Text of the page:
Remembering the pop queen

Whitney Houston Laid to Rest at Private Burial

After an emotional private funeral in Newark for the superstar, Houston was buried in Westfield Sunday next to her father

Tuesday, Feb 21, 2012  |  Updated 10:14 AM EDT
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Whitney Houston's body arrives at Fairview Cemetery in Westfield, N.J., where she is set to be buried in a private service Sunday.

NBC New York

Whitney Houston's body arrives at Fairview Cemetery in Westfield, N.J., where she is set to be buried in a private service Sunday.

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Fans Pay Their Respects to Whitney

Despite restrictions and a heavy police presence, dozens of Whitney Houston's fans were determined to get as close to her memorial service as possible. Katy Tur reports.
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Whitney Houston was laid to rest Sunday at a brief private ceremony in New Jersey, the end of a weekend that saw the pop star's family and friends gather at a star-studded funeral to mourn her loss while celebrating her career.

UPDATE: Cemetery Shut Down to Whitney Houston Fans

Fans and onlookers gathered in several places along the route the motorcade took from the Newark funeral home to the cemetery about 20 miles away in Westfield, where Houston was buried next to her father, John Russell Houston, who died in 2003.

The 48-year-old singer died Feb. 11 in California, hours before she was to attend a pre-Grammy Awards party. No cause of death has been determined.

On Saturday, she was mourned at an invitation-only funeral at the church in Newark where she sang in the choir as a child. She was remembered by some of the biggest names in music: Stevie Wonder and Alicia Keys sang, and industry mogul Clive Davis was among those who spoke. Kevin Costner, Houston's co-star in "The Bodyguard," also spoke.

The funeral was closed to fans, who were not allowed within blocks of the church. Still, many came to Newark to take part in what ways they could, some from as far as Miami and Washington, D.C.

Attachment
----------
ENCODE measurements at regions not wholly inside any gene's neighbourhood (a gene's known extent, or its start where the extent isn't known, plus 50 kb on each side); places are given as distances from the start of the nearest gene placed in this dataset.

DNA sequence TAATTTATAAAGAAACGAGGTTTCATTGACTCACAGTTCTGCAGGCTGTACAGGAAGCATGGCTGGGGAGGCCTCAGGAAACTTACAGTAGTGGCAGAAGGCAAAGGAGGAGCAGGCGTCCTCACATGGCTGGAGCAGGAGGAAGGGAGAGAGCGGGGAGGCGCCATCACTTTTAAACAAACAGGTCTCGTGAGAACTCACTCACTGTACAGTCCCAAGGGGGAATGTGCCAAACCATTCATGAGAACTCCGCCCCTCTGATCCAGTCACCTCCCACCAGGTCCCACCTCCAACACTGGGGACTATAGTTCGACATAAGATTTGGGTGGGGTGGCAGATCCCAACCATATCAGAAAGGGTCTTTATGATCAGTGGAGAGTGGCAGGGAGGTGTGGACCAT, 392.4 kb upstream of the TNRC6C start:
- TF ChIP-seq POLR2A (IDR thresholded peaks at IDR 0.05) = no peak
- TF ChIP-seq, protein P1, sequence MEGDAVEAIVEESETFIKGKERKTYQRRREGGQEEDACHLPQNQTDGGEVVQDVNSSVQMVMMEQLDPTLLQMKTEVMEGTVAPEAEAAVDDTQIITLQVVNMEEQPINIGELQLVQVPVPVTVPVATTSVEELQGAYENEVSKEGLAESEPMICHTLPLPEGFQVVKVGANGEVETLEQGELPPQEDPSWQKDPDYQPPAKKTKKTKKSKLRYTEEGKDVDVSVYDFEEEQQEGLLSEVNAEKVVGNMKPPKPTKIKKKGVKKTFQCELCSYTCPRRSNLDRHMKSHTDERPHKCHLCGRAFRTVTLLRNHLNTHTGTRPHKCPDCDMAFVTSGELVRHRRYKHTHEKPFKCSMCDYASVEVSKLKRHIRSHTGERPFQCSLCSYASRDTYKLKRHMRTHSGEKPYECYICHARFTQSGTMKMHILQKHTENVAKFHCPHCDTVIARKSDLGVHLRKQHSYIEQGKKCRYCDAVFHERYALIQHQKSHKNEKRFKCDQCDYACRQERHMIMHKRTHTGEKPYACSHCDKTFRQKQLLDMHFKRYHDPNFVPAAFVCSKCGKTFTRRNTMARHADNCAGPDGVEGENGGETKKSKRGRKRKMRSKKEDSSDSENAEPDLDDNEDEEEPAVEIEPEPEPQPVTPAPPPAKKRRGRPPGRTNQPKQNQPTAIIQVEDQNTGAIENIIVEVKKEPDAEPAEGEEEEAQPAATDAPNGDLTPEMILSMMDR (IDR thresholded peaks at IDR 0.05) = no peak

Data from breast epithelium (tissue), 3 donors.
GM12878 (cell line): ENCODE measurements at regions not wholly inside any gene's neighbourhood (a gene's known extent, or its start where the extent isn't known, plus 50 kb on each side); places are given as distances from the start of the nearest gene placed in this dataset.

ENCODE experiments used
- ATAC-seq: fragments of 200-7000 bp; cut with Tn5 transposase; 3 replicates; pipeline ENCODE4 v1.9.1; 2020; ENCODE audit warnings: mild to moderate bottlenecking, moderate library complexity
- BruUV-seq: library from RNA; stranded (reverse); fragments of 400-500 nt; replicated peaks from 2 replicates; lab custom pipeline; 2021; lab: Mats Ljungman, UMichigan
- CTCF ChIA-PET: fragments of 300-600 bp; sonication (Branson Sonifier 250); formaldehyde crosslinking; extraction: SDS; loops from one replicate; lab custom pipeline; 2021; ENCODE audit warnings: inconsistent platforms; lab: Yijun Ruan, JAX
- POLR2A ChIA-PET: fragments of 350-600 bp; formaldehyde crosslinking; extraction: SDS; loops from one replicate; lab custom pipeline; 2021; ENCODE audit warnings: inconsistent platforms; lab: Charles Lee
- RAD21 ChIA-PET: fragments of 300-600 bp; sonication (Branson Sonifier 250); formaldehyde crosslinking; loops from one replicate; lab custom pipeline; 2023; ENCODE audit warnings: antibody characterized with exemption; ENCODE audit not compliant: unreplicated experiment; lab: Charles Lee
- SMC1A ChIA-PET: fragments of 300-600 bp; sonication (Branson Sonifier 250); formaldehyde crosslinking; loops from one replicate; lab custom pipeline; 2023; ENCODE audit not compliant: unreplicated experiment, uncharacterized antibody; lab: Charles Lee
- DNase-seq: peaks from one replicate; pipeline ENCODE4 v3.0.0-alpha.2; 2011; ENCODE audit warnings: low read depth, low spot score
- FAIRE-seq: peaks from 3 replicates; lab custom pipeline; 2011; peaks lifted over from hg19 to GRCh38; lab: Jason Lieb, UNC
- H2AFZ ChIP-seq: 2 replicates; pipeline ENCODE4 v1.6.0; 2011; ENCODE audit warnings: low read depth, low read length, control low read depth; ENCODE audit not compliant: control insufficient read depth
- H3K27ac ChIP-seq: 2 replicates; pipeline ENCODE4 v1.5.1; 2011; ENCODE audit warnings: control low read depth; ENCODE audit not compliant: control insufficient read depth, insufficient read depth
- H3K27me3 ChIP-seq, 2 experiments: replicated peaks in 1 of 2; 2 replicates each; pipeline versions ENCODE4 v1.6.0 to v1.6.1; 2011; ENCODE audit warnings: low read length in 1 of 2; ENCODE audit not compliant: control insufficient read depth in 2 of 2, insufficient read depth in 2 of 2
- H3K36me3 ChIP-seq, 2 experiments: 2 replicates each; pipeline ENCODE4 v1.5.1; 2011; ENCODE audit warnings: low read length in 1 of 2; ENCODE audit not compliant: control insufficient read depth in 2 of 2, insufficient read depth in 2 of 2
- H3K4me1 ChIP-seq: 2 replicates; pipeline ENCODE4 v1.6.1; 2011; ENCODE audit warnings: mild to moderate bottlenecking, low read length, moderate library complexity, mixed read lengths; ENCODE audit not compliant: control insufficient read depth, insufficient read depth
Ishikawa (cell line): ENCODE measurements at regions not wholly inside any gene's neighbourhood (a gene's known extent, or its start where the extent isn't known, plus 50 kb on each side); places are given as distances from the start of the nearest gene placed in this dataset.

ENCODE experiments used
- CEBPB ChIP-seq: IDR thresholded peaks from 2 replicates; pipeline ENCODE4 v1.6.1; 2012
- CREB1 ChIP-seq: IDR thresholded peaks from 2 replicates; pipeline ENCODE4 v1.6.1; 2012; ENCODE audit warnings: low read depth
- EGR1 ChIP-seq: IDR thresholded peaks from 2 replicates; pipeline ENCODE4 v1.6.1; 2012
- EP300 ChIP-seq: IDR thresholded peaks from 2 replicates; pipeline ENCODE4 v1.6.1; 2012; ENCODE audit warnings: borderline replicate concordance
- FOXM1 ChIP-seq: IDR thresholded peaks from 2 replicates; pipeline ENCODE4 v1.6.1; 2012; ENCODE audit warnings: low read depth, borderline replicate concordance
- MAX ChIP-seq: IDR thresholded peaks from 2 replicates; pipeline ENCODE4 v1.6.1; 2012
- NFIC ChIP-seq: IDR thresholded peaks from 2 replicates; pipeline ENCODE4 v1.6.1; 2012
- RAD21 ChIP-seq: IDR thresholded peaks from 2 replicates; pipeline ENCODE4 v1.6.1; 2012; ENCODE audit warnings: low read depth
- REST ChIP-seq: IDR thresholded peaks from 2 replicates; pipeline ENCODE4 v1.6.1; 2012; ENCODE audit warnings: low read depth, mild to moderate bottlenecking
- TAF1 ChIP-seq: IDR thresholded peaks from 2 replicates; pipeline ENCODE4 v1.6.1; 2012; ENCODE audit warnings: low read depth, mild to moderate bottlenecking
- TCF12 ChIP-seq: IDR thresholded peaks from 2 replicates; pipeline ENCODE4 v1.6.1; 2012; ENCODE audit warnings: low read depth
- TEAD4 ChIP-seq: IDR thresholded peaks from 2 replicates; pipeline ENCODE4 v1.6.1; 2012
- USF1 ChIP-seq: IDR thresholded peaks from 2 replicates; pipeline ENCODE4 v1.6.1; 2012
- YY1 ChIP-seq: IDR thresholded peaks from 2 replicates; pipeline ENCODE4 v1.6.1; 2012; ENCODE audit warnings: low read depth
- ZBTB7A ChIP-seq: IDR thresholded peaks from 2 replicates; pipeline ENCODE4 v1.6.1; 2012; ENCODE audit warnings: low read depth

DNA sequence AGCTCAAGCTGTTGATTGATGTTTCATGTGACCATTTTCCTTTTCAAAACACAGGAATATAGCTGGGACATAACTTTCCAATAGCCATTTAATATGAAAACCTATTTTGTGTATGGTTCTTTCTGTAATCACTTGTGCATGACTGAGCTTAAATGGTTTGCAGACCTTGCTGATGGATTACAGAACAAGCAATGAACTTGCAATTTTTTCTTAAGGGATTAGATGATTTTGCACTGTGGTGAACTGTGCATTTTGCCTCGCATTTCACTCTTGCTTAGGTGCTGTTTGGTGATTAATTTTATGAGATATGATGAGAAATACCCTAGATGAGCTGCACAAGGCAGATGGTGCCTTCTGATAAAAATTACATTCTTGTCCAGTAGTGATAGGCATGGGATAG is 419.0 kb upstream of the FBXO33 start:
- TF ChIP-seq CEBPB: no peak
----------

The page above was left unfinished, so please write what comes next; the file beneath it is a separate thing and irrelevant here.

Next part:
Fans gathered again near the funeral home Sunday morning, and some even slowly ran alongside the hearse as it began the journey to Houston's gravesite. Several yelled out "We love you, Whitney" as the hearse, which had a black and white head shot of the star in a window, slowly drove away.

Barbara Davis, 53, of Newark, said she had been waiting outside the funeral home since 8:30 a.m., hoping to get a glimpse of Houston's final trip.

"To be here at her home-going is an honor and a blessing," Davis told The Star-Ledger of Newark.

Also in the crowd was Newark resident Eva Aquino and her two granddaughters, ages 10 and 13. All three stood on a street corner as the hearse passed by, and they used cellphones to snap photos of the procession.

The girls were wearing T-shirts and buttons of Houston that their grandmother had bought from vendors outside the funeral home Saturday.

"We came here and bought all these things of her to cherish the memories," said 13-year-old Nalani Velez of Kearny.

An Emotional Goodbye to Whitney Houston

REMEMBERING WHITNEY HOUSTON: 1963-2012

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